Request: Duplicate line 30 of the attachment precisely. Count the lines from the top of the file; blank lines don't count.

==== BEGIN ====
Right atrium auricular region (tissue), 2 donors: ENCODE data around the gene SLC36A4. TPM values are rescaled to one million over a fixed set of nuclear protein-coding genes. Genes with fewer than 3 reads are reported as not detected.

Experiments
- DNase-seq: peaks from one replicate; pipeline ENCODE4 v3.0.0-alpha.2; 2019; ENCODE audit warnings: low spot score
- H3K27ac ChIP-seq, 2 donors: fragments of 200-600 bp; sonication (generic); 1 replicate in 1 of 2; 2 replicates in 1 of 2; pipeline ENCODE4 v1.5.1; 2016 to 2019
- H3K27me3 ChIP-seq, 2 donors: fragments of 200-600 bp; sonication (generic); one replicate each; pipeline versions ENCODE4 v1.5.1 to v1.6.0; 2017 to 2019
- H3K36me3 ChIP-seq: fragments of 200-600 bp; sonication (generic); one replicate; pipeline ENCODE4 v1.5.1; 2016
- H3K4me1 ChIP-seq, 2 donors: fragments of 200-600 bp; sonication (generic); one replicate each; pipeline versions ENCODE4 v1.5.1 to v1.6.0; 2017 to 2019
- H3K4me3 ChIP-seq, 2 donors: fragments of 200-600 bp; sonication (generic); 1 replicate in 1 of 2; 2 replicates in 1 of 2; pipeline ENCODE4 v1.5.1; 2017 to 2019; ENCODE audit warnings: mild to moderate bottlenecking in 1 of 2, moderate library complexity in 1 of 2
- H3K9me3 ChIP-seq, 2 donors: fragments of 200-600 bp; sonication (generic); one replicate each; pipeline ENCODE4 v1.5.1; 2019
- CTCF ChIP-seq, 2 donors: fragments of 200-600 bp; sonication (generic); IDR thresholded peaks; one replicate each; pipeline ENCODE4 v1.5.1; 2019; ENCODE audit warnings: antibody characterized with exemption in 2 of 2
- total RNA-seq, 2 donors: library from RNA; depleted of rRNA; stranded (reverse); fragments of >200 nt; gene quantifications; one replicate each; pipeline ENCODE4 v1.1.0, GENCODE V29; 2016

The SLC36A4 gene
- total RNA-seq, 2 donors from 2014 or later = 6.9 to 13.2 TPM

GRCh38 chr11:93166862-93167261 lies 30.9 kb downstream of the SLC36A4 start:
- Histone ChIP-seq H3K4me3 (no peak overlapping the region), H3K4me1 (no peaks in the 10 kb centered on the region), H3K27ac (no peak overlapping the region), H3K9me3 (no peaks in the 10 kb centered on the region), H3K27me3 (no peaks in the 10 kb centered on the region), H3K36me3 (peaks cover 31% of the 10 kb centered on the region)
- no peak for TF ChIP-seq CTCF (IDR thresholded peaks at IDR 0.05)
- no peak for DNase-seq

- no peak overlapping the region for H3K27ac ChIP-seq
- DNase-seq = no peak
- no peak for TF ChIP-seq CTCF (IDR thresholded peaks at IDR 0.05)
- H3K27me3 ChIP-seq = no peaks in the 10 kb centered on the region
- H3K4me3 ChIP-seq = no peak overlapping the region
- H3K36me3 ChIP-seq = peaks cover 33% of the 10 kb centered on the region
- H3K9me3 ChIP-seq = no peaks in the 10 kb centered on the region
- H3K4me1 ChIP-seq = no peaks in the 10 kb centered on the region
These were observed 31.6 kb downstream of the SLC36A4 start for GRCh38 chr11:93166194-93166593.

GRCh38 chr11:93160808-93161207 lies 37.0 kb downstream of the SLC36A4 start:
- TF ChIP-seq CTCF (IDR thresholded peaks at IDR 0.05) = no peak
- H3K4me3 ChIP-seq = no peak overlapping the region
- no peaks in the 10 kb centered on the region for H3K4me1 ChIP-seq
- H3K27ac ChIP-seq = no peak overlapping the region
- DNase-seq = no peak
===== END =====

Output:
- no peaks in the 10 kb centered on the region for H3K4me1 ChIP-seq